Virology, Nebraska Center for


Date of this Version



Alharbi, M.G.; Al-Hindi, R.R.; Esmael, A.; Alotibi, I.A.; Azhari, S.A.; Alseghayer, M.S.; Teklemariam, A.D. The “Big Six”: Hidden Emerging Foodborne Bacterial Pathogens. Trop. Med. Infect. Dis. 2022, 7, 356. 10.3390/tropicalmed7110356


Open access.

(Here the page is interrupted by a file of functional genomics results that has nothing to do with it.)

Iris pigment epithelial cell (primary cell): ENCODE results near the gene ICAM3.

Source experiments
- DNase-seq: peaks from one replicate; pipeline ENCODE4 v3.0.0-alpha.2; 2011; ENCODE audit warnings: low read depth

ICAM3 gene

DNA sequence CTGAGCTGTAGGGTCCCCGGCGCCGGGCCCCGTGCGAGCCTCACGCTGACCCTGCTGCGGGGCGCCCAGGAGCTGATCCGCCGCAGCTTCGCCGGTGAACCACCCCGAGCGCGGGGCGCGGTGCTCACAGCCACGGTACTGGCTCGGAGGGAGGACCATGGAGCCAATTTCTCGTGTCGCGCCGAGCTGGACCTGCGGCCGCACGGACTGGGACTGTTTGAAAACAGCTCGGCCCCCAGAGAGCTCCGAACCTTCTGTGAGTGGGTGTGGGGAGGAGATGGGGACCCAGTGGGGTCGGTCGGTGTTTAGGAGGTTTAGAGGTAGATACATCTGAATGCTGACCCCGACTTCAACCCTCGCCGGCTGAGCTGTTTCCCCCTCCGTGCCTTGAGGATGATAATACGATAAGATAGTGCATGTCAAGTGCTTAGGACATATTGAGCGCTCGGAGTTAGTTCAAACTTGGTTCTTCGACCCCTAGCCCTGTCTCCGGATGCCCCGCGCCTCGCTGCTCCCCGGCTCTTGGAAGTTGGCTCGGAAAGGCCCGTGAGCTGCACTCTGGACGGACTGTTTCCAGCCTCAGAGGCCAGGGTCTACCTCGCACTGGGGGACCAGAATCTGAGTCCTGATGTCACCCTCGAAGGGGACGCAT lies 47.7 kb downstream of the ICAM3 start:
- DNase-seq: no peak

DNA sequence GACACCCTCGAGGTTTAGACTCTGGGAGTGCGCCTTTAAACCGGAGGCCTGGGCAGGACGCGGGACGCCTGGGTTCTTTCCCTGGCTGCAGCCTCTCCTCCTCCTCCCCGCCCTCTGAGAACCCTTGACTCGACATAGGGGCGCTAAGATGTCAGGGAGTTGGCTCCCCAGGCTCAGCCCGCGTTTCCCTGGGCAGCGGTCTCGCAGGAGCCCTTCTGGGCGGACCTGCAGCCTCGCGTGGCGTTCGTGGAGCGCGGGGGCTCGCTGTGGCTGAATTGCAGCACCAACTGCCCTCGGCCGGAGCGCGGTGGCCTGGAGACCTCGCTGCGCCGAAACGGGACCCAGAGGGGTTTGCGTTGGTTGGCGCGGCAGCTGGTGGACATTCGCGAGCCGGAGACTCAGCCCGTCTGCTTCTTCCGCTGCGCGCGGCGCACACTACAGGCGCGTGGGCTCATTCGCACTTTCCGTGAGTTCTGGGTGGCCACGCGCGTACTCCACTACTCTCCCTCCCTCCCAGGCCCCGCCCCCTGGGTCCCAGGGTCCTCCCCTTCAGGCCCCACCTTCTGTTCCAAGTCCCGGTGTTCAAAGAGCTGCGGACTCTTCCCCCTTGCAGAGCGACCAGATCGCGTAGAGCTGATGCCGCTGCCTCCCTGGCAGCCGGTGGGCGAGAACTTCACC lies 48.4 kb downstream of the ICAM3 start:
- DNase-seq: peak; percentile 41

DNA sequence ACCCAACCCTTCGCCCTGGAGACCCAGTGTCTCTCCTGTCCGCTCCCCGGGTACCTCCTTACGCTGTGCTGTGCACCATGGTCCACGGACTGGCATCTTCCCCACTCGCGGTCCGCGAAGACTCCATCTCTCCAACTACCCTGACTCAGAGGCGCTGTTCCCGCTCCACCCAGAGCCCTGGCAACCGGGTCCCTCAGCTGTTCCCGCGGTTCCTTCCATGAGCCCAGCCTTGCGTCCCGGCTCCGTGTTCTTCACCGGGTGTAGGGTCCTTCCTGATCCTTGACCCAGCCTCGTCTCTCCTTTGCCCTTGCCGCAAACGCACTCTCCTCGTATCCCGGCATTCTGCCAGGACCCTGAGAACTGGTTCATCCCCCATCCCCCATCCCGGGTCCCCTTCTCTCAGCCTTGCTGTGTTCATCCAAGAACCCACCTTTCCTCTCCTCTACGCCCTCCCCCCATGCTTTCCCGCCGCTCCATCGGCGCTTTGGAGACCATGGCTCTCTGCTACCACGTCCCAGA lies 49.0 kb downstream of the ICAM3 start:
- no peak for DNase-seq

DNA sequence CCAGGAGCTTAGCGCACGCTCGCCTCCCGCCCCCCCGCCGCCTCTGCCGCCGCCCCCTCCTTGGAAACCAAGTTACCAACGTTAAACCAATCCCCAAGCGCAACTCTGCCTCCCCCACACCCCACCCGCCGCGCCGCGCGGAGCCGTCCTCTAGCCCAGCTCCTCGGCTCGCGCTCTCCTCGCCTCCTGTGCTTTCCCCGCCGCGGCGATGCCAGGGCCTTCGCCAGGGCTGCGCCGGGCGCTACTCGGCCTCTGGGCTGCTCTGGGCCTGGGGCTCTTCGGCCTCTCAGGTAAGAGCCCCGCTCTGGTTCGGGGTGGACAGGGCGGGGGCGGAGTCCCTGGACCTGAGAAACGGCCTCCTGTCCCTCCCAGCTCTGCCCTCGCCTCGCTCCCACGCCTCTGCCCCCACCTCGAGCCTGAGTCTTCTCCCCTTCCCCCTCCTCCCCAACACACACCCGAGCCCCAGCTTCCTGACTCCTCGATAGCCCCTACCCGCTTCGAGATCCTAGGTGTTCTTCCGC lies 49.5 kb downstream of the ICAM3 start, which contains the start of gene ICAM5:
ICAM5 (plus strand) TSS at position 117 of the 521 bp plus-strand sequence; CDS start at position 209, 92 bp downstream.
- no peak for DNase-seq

Non-O157 Shiga toxin-producing Escherichia coli (STEC) are emerging serogroups that often result in diseases ranging from diarrhea to severe hemorrhagic colitis in humans. The most common non-O157 STEC are O26, O45, O103, O111, O121, and O145. These serogroups are known by the name “big six” because they cause severe illness and death in humans and the United States Department of Agriculture declared these serogroups as food contaminants. The lack of fast and efficient diagnostic methods exacerbates the public impact of the disease caused by these serogroups. Numerous outbreaks have been reported globally and most of these outbreaks were caused by ingestion of contaminated food or water as well as direct contact with reservoirs. Livestock harbor a variety of non-O157 STEC serovars that can contaminate meat and dairy products, or water sources when used for irrigation. Hence, effective control and prevention approaches are required to safeguard the public from infections. This review addresses the disease characteristics, reservoirs, the source of infections, the transmission of the disease, and major outbreaks associated with the six serogroups (“big six”) of non-O157 STEC encountered all over the globe